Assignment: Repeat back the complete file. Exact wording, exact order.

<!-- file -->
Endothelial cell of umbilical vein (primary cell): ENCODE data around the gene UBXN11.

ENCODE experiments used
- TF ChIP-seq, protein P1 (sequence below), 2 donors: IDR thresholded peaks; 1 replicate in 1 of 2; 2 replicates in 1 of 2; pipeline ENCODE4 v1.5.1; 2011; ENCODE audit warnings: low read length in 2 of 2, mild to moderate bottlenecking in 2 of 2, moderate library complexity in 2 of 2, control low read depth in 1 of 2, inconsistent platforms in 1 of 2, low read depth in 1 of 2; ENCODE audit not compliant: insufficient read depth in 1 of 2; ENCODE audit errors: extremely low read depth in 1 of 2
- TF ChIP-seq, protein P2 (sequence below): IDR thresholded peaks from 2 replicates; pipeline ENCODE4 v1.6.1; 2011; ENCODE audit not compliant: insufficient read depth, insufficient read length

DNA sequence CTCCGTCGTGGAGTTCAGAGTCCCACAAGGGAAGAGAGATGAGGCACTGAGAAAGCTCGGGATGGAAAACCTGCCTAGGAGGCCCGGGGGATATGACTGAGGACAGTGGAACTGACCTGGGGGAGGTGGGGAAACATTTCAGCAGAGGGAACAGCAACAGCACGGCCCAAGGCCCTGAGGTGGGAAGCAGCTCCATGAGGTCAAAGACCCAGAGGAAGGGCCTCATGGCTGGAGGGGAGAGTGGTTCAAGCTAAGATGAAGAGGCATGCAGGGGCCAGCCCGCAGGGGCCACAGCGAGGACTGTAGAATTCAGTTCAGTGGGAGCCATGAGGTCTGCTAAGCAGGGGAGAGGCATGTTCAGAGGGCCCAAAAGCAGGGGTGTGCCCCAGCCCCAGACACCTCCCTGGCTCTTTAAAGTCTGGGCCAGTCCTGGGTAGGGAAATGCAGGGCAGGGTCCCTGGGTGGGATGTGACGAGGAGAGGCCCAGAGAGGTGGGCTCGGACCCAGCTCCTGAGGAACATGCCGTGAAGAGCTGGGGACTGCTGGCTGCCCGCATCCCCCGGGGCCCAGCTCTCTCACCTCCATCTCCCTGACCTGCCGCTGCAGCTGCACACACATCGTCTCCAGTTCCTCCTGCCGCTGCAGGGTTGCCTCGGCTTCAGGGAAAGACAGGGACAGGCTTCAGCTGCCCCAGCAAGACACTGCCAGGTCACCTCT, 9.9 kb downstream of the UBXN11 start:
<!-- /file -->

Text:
Endothelial cell of umbilical vein (primary cell): ENCODE data around the gene UBXN11.

ENCODE experiments used
- TF ChIP-seq, protein P1 (sequence below), 2 donors: IDR thresholded peaks; 1 replicate in 1 of 2; 2 replicates in 1 of 2; pipeline ENCODE4 v1.5.1; 2011; ENCODE audit warnings: low read length in 2 of 2, mild to moderate bottlenecking in 2 of 2, moderate library complexity in 2 of 2, control low read depth in 1 of 2, inconsistent platforms in 1 of 2, low read depth in 1 of 2; ENCODE audit not compliant: insufficient read depth in 1 of 2; ENCODE audit errors: extremely low read depth in 1 of 2
- TF ChIP-seq, protein P2 (sequence below): IDR thresholded peaks from 2 replicates; pipeline ENCODE4 v1.6.1; 2011; ENCODE audit not compliant: insufficient read depth, insufficient read length

DNA sequence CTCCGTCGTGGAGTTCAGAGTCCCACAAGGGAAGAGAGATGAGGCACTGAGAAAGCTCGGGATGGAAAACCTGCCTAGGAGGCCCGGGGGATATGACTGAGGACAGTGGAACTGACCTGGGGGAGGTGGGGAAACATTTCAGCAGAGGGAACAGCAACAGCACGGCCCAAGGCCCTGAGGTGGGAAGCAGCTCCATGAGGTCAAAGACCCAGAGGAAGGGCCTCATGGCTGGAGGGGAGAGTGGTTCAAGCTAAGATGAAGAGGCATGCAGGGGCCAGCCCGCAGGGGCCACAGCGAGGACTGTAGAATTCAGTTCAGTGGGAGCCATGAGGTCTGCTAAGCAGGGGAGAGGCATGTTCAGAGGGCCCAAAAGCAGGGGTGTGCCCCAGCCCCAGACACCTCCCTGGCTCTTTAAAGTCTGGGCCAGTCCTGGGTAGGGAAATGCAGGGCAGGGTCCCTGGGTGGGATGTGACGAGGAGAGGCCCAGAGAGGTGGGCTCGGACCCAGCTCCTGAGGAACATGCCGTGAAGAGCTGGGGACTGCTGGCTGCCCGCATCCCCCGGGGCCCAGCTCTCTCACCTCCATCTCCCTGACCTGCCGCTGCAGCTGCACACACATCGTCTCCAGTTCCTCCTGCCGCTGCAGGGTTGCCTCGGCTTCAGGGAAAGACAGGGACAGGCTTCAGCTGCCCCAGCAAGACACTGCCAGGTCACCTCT, 9.9 kb downstream of the UBXN11 start: